The economic debate is polarized because the policy paradigm is changing
The great domestic policy challenge of our time will be to navigate the divide between those who accept the paradigm of change and those who seek to deny it
Economic policy is often a subject of lively debate, but today’s battles over the economy seem especially polarized.
In Europe, the debate over (future) austerity versus continued high levels of spending and borrowing has just unseated governments in France and Greece.
In the U.S., a similarly impassioned debate looms as a centerpiece of the 2012 Presidential campaign. In states like Wisconsin and New Jersey, incumbent governors’ efforts to trim the growth of current spending and scale back ballooning pension obligations have ignited bitter, partisan battles.
One might expect economists to help make sense of these debates. But economists – even the Nobel prize winners – appear just as divided as the general public.
On the one hand, Nobel laureate and New York Times columnist, Paul Krugman insists that the $800 billion fiscal stimulus enacted by the U.S. Congress in 2009 was far too small to remedy America’s recession. On the other hand, Nobel laureates Edward Prescott and James Buchanan warned in 2009 that more government spending would not improve America’s economic performance.
Perhaps unfairly, such disputes echo George Bernard Shaw’s aphorism that “If all economists were laid end to end, they would not reach a conclusion.”
How then to make sense of this divide? One approach is to examine the current debate within its broader historical context, namely, the evolution of the Keynesian/welfare state paradigm. Since the end of World War II, that paradigm reflected the governing policy consensus among the Western democracies.
It is helpful to recall from the 1940s, the concerns animating politicians and economists on the eve of victory. Having endured a decade-long depression before the war, many feared that peace and demobilization risked a return to the bleak economic landscape of the 1930s.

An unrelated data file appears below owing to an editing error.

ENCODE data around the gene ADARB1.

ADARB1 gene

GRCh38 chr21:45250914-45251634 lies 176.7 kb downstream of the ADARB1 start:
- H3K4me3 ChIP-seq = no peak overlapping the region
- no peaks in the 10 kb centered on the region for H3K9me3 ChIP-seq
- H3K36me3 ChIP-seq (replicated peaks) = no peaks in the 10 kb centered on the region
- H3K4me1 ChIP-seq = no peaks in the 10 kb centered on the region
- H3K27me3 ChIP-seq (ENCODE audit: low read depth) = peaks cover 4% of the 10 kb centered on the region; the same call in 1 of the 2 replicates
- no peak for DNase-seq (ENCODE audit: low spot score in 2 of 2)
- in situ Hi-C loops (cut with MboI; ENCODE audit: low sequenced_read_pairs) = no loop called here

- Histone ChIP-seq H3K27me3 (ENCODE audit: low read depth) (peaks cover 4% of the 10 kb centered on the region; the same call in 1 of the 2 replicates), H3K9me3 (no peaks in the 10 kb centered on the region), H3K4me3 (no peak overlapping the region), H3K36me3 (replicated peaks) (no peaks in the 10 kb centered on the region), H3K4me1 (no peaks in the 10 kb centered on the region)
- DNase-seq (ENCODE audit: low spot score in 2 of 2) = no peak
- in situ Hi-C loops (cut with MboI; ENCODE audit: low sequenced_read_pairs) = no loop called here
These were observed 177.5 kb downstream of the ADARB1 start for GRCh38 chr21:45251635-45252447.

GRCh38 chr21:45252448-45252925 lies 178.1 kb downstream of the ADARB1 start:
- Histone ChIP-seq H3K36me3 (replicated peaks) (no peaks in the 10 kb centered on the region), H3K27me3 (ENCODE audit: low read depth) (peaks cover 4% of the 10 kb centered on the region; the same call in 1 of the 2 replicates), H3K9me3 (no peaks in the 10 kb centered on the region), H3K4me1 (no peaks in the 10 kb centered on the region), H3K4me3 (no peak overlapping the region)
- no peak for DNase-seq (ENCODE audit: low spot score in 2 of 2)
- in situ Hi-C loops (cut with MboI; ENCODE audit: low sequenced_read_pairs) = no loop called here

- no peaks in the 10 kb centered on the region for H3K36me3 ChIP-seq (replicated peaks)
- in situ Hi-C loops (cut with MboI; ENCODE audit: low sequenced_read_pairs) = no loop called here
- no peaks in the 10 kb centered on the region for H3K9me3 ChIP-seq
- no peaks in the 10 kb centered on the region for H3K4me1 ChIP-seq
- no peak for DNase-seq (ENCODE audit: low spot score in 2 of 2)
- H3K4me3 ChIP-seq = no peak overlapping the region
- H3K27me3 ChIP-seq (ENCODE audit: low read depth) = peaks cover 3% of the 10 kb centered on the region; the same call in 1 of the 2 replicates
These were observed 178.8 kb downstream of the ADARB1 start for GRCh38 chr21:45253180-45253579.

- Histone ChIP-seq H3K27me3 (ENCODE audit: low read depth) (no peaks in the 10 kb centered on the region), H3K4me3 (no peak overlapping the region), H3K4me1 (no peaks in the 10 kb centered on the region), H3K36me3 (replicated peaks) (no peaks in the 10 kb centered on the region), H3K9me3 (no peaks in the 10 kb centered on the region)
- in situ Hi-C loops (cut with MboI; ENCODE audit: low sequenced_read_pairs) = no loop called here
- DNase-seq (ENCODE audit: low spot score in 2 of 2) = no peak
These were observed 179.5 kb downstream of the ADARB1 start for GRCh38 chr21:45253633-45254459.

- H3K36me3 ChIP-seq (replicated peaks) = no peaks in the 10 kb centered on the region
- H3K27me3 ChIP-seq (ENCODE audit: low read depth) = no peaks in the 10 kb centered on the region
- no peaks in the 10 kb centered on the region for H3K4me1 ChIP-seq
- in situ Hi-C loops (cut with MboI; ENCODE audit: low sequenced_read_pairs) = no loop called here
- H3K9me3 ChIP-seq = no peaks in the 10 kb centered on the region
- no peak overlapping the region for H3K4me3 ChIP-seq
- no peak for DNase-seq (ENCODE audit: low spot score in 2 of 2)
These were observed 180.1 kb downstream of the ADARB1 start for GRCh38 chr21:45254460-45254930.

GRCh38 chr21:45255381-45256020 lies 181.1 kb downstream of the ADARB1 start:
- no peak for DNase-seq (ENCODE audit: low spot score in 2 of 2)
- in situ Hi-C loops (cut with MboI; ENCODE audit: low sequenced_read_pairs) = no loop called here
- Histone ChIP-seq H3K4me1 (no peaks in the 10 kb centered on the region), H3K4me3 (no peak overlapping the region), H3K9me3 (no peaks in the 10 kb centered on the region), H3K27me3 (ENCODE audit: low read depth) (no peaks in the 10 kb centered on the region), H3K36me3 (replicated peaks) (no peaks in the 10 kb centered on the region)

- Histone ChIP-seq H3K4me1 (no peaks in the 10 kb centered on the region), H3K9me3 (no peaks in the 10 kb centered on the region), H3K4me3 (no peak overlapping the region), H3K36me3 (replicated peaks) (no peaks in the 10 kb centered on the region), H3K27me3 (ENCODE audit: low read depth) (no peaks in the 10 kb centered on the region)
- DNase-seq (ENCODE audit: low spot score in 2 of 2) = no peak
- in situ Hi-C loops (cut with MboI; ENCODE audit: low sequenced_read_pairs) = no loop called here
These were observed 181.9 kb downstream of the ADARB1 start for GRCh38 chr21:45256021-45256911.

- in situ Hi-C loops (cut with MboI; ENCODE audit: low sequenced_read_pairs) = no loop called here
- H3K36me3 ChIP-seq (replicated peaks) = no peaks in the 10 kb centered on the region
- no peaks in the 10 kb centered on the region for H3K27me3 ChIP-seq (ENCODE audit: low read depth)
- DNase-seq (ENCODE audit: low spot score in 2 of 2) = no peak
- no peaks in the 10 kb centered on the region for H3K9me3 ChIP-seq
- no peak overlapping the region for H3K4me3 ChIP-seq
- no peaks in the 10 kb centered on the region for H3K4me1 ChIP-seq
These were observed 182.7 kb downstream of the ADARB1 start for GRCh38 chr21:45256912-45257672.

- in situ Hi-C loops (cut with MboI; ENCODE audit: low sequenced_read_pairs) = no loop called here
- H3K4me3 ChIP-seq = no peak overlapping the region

Preventing a return to that landscape became the priority for post-war domestic policy. Building on earlier initiatives like America’s “New Deal,” the Western democracies enacted and expanded a variety of social welfare and insurance programs. Expanding social welfare spending gained substantial support from the popularization (among policymakers) of John Maynard Keynes’s “General Theory of Employment, Interest, and Money,” published in 1936.
Against prevailing economic theory, Keynes argued that markets do not always ‘self-correct,’ and deficit spending in recessions can trigger a virtuous cycle of spending, investment, and economic growth.
Through the 1950s and 1960s, the Keynesian/welfare state paradigm seemed to be validated by unprecedented economic growth and middle class prosperity. But as often happens with social change, consensus became orthodoxy, and orthodoxy spawned vested interests, which continually pushed to expand the initial policies. Between 1950 and 2010, social welfare spending ballooned from a modest share of government spending to the largest part of the budget.
A few figures are illustrative.
In 1962, the major U.S. social support programs – social security, and housing and farm subsidies – totalled 23 percent of the federal budget (about $25.5 billion in 1962 dollars). In 2010, the major social support programs – all the foregoing plus Medicare and Medicaid, enacted in 1965 – totalled over 70 percent of the budget (about $2.4 trillion in 2010 dollars).
In 1965, U.S. defense spending was 7.4 percent of gross domestic product (GDP), while Medicare, Medicaid, and social security were just 2.5 percent of GDP (about $23 billion in 1965 dollars). In 2012, the defense share had declined 40 percent, to 4.5 percent of GDP, but the medical plus social security program share was up 400 percent, to almost 10 percent of GDP (over $1.5 trillion in 2012 dollars).